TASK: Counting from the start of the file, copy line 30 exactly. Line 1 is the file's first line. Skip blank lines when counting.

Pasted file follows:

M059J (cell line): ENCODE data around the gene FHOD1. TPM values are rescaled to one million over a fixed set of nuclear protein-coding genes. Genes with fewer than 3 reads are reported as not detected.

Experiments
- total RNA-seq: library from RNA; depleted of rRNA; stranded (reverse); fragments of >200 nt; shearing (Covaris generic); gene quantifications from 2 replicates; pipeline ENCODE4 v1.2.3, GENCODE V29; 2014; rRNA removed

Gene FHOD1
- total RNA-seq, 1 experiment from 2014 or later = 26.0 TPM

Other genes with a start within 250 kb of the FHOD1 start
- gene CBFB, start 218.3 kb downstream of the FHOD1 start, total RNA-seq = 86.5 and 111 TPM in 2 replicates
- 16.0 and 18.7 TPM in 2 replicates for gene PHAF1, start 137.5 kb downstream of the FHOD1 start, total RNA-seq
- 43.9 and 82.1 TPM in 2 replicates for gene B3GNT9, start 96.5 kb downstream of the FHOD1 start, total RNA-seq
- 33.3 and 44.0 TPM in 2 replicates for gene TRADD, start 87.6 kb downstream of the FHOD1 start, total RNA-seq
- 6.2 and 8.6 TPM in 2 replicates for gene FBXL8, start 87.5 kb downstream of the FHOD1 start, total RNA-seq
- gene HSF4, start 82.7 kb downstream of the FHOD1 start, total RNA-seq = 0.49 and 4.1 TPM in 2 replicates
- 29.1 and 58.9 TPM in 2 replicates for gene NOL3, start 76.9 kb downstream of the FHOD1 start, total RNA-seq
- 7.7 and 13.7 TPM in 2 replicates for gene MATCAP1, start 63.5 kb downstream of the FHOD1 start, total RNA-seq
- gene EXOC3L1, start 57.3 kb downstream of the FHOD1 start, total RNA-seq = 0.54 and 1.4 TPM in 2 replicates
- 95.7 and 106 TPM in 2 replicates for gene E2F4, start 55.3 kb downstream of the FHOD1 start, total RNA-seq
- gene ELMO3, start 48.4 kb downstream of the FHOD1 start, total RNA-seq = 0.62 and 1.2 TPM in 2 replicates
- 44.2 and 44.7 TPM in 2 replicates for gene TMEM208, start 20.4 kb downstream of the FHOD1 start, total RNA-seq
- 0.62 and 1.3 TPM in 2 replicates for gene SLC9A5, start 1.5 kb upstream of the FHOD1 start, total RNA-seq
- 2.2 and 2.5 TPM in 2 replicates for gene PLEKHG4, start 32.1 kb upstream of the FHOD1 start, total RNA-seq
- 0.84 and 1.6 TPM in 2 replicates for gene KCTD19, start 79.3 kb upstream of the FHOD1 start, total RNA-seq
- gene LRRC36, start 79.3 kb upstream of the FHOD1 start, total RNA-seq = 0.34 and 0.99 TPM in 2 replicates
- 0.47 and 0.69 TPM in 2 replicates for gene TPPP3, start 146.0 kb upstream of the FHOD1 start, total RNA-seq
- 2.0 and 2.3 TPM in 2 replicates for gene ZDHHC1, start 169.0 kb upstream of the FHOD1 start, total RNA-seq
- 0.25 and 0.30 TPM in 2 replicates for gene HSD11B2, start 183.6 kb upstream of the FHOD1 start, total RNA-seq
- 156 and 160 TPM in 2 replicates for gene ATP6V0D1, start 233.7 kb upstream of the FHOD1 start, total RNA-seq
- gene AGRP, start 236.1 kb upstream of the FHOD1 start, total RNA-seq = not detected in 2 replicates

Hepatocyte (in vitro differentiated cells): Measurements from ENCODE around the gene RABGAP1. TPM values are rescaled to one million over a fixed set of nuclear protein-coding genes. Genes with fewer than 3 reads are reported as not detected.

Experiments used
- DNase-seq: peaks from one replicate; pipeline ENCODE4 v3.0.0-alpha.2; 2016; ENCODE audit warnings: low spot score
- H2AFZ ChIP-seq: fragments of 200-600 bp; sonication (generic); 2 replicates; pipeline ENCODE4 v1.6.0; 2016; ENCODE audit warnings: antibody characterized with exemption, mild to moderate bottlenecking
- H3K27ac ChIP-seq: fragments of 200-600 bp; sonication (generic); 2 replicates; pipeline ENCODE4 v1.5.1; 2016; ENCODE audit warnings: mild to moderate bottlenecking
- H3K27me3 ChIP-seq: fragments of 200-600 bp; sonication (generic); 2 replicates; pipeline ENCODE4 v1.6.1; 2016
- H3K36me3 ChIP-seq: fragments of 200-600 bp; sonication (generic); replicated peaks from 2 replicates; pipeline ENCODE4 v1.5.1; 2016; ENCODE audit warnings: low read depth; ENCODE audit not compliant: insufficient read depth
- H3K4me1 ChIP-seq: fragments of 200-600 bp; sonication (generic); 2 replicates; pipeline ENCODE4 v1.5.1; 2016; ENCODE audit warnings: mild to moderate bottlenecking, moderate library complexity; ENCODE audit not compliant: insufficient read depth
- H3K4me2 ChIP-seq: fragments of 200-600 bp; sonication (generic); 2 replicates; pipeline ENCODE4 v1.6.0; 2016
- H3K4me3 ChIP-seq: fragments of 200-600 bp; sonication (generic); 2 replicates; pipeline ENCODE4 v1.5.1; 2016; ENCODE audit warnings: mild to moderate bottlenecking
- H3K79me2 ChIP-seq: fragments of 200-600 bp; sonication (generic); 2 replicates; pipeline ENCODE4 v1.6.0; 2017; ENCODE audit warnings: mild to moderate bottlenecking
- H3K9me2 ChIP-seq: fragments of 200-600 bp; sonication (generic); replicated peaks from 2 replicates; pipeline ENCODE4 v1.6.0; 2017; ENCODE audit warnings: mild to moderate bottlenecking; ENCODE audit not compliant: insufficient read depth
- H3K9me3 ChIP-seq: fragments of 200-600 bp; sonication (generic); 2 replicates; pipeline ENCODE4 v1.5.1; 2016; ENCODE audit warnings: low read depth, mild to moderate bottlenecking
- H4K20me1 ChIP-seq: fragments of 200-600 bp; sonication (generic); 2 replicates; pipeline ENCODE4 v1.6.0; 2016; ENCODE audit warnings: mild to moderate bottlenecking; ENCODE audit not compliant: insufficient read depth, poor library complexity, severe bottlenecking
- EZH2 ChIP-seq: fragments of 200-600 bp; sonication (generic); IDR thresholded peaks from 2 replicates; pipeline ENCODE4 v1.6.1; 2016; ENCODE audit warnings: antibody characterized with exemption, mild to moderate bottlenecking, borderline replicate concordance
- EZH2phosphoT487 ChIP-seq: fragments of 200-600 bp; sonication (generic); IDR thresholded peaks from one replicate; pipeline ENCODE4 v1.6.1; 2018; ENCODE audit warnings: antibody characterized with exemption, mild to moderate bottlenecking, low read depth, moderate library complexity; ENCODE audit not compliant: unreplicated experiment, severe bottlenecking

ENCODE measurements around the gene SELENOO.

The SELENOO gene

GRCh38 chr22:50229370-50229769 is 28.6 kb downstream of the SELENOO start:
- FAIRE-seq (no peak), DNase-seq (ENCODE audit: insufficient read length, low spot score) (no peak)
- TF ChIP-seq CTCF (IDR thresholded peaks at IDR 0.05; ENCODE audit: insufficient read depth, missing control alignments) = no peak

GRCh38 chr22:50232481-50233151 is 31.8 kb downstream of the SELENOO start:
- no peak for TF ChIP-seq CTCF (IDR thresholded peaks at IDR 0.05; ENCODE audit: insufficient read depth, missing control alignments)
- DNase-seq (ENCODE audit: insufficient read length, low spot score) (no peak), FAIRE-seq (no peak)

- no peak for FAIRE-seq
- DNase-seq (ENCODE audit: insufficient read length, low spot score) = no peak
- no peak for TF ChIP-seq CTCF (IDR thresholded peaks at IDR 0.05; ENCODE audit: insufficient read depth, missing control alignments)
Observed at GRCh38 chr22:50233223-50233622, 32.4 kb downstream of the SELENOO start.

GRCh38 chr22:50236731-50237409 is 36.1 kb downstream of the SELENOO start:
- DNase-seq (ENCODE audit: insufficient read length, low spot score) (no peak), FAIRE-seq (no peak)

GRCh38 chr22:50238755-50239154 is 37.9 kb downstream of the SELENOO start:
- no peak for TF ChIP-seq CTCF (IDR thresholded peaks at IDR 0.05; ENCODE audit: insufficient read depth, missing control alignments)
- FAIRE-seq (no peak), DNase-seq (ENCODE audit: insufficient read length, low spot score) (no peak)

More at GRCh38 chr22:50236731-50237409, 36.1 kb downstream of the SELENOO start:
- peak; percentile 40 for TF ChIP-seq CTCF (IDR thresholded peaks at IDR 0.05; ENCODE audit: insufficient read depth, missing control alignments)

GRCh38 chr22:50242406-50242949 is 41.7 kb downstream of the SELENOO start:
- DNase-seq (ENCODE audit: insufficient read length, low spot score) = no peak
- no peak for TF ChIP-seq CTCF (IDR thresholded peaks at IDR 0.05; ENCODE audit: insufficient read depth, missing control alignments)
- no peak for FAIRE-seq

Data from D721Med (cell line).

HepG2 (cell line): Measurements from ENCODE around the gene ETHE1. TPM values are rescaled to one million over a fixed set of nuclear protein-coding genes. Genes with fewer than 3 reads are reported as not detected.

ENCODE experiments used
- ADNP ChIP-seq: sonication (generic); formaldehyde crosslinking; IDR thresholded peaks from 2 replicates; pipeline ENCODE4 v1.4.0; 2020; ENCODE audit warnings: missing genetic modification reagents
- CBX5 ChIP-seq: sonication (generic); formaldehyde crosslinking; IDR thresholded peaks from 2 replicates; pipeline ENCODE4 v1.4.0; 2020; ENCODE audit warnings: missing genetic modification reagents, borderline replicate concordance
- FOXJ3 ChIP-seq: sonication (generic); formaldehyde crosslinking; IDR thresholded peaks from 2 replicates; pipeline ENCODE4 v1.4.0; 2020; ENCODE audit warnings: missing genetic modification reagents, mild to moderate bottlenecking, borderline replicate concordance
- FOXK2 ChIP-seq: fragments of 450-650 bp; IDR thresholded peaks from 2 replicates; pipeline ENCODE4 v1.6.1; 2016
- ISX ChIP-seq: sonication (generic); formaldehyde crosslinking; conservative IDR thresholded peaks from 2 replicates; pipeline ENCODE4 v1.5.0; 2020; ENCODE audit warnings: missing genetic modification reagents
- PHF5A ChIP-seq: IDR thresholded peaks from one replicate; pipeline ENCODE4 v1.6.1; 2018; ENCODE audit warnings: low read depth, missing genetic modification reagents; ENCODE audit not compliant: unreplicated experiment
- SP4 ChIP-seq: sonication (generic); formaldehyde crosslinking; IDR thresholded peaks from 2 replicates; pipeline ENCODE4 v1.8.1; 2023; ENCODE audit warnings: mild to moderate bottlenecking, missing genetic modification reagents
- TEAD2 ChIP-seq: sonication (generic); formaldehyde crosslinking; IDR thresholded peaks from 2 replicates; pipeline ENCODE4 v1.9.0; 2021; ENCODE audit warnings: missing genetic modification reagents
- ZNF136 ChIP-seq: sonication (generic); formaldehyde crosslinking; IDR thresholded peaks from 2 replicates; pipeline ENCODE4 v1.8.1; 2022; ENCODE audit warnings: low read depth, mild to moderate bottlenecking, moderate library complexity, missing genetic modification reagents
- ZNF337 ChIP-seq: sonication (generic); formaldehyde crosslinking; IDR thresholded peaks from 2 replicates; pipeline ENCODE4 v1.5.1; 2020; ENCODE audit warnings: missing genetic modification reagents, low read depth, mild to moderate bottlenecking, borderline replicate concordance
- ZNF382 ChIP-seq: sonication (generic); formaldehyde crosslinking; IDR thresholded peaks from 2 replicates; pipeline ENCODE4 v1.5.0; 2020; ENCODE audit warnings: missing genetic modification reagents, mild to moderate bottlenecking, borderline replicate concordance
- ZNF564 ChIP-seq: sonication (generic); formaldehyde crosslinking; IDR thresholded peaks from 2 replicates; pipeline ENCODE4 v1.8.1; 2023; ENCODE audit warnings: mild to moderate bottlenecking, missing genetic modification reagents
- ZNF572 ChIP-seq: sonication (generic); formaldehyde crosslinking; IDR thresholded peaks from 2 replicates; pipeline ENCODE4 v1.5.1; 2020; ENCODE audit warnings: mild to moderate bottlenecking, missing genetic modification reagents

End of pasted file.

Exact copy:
- DNase-seq: peaks from one replicate; pipeline ENCODE4 v3.0.0-alpha.2; 2016; ENCODE audit warnings: low spot score